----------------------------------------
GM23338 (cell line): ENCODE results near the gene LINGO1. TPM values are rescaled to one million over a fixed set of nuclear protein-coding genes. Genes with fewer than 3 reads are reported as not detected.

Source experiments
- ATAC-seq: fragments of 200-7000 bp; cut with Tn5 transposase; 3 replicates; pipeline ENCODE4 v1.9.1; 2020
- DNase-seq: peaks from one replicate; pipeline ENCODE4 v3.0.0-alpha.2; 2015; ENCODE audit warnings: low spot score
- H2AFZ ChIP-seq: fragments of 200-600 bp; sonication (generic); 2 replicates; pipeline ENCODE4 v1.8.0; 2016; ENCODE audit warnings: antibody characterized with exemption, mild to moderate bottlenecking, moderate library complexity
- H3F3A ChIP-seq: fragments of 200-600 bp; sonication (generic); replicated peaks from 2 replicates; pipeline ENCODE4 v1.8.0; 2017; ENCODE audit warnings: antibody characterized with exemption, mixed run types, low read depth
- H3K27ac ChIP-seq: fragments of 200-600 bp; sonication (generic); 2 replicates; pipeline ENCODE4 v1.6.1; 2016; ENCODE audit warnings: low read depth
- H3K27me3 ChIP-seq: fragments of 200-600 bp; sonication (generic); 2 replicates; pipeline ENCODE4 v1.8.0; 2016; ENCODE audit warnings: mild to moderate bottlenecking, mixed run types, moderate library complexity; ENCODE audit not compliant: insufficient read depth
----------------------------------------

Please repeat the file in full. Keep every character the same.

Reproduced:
GM23338 (cell line): ENCODE results near the gene LINGO1. TPM values are rescaled to one million over a fixed set of nuclear protein-coding genes. Genes with fewer than 3 reads are reported as not detected.

Source experiments
- ATAC-seq: fragments of 200-7000 bp; cut with Tn5 transposase; 3 replicates; pipeline ENCODE4 v1.9.1; 2020
- DNase-seq: peaks from one replicate; pipeline ENCODE4 v3.0.0-alpha.2; 2015; ENCODE audit warnings: low spot score
- H2AFZ ChIP-seq: fragments of 200-600 bp; sonication (generic); 2 replicates; pipeline ENCODE4 v1.8.0; 2016; ENCODE audit warnings: antibody characterized with exemption, mild to moderate bottlenecking, moderate library complexity
- H3F3A ChIP-seq: fragments of 200-600 bp; sonication (generic); replicated peaks from 2 replicates; pipeline ENCODE4 v1.8.0; 2017; ENCODE audit warnings: antibody characterized with exemption, mixed run types, low read depth
- H3K27ac ChIP-seq: fragments of 200-600 bp; sonication (generic); 2 replicates; pipeline ENCODE4 v1.6.1; 2016; ENCODE audit warnings: low read depth
- H3K27me3 ChIP-seq: fragments of 200-600 bp; sonication (generic); 2 replicates; pipeline ENCODE4 v1.8.0; 2016; ENCODE audit warnings: mild to moderate bottlenecking, mixed run types, moderate library complexity; ENCODE audit not compliant: insufficient read depth